• Whatever happens, the milk and the teabag should not come into contact. If you are using a teapot all is well. You can put your bag or your leaves into the teapot and add milk to the cup to your heart’s content
  • If you are using a mug or cup then always put the teabag in without the milk. Add the boiling water, stir, remove the bag then add the milk.
Remember this next time somebody asks you ‘milk first or tea first?”
[^cf1]: Photo Credit: Juavenita ♥ via Compfight cc

January 04, 2016

Winchfield Action Group

I am the webmaster and committee member for on organisation called WAG - The Winchfield Action Group. We are fighting against the mass development of 500 houses right on top of a small, rural village of 200 dwellings called Winchfield in Hampshire. I would encourage all my readers to take a glance at the WAG web page or Facebook page and add their comments and thoughts. I am reproducing below a recent post which details why this new settlement is a bad idea not just for Winchfield but for all the nearby towns that believe they will benefit from having development centralised in Winchfield:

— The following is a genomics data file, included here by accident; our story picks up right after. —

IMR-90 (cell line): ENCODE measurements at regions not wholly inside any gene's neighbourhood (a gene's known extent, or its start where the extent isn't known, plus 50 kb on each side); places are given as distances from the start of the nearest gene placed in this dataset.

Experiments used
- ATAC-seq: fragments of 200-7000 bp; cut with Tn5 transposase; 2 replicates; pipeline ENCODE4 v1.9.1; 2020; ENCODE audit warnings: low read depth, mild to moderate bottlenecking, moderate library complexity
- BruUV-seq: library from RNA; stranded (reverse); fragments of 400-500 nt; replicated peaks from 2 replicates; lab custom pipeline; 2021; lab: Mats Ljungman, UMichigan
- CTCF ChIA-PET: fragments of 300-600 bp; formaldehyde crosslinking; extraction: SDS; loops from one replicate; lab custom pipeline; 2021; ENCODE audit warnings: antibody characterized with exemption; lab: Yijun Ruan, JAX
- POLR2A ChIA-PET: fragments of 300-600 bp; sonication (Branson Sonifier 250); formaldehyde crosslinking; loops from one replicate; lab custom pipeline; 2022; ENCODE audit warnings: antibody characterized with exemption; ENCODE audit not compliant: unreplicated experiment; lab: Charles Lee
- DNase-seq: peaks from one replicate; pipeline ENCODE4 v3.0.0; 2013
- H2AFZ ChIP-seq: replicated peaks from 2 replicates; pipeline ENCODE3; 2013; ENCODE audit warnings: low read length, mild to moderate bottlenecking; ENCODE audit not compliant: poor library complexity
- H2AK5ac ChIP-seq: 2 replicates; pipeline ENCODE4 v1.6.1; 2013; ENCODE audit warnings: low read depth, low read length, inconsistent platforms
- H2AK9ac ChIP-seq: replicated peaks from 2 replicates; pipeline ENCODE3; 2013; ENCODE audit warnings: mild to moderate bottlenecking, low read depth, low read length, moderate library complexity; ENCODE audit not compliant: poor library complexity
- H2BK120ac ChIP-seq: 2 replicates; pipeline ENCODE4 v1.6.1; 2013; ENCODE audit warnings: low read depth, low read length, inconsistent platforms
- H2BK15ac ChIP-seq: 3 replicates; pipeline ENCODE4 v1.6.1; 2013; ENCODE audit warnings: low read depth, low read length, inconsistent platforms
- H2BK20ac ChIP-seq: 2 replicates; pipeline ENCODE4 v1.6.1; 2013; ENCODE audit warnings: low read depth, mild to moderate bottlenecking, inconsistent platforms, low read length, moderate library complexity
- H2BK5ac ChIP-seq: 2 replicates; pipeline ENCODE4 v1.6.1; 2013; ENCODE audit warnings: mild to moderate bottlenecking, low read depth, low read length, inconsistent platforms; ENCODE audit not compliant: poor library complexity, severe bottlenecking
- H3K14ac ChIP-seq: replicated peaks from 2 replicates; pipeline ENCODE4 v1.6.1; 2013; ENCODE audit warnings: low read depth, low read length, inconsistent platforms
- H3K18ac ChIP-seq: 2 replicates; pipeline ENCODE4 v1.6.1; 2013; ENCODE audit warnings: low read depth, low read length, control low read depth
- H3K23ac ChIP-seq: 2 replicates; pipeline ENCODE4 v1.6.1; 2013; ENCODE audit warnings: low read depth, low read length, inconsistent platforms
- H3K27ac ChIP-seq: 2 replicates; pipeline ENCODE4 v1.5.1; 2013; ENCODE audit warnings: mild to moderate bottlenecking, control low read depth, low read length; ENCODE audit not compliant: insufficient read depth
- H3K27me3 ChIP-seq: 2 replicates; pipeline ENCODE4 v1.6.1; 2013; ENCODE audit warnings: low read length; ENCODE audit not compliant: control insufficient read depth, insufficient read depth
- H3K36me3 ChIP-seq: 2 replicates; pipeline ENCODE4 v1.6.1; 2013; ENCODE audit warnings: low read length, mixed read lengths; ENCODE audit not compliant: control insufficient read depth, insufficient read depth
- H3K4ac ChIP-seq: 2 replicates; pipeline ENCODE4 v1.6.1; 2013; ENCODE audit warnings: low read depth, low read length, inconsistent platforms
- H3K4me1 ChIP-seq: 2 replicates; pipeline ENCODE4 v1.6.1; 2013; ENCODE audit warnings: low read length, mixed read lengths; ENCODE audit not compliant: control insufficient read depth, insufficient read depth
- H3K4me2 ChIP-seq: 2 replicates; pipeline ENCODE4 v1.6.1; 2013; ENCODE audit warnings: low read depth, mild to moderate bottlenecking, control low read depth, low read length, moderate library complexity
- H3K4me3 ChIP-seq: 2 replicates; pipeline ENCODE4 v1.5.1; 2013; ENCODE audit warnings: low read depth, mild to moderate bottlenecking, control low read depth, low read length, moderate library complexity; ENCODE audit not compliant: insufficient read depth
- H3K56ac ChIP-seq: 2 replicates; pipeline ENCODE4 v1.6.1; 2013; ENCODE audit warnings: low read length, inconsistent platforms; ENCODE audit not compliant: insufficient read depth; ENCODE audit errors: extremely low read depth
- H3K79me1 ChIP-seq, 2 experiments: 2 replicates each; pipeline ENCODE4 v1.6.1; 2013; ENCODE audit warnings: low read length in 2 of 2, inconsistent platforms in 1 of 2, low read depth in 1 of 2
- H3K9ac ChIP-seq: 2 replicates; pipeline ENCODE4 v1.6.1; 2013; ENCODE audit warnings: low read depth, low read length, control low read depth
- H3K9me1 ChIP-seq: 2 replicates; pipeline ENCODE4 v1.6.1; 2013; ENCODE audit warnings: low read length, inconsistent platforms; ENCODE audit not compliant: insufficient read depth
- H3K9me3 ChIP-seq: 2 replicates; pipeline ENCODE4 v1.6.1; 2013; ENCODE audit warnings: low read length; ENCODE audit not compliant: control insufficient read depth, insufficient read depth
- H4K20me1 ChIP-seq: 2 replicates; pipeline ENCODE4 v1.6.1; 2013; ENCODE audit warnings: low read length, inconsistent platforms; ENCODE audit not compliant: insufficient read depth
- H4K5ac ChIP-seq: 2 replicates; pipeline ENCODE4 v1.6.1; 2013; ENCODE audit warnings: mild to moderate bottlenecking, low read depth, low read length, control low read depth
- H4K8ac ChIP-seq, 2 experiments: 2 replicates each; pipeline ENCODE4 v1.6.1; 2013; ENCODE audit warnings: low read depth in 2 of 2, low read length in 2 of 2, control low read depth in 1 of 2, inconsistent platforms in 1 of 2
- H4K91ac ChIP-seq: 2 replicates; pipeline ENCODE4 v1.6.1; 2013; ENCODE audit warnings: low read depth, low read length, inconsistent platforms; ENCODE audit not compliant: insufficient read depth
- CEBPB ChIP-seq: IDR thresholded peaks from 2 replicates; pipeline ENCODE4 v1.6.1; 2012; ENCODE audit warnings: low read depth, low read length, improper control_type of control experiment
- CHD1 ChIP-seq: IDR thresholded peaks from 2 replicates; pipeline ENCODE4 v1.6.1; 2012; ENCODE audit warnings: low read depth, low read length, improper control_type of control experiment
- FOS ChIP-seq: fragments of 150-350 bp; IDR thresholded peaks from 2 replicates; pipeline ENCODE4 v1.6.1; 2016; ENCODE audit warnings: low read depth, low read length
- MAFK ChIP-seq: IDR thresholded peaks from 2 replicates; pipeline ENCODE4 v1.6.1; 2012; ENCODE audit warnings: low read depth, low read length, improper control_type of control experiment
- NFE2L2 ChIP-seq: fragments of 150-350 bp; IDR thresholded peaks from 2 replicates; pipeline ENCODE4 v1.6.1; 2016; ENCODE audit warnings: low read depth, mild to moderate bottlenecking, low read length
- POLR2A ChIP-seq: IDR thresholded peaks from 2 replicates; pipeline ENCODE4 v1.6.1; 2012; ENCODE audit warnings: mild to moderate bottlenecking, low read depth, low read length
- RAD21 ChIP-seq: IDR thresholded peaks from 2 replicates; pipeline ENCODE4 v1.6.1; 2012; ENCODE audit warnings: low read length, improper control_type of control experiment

There are groups which would accuse WAG of NIMBYism (“Not In My Back Yard”) and at a superficial level this is understandable.

But WAG’s opinion is not that we don’t think Hart should concrete over Winchfield with 5000 new homes. We believe that Hart should not add 5000 new homes ANYWHERE in Hart as a new settlement. There are a number of reasons for this. Primary amongst these is the fact that the new settlement is not needed, but a key point to remember is that the new settlement will have an adverse impact on large areas of Hart district.

I live in Dogmersfield/Church Crookham. Will this affect me?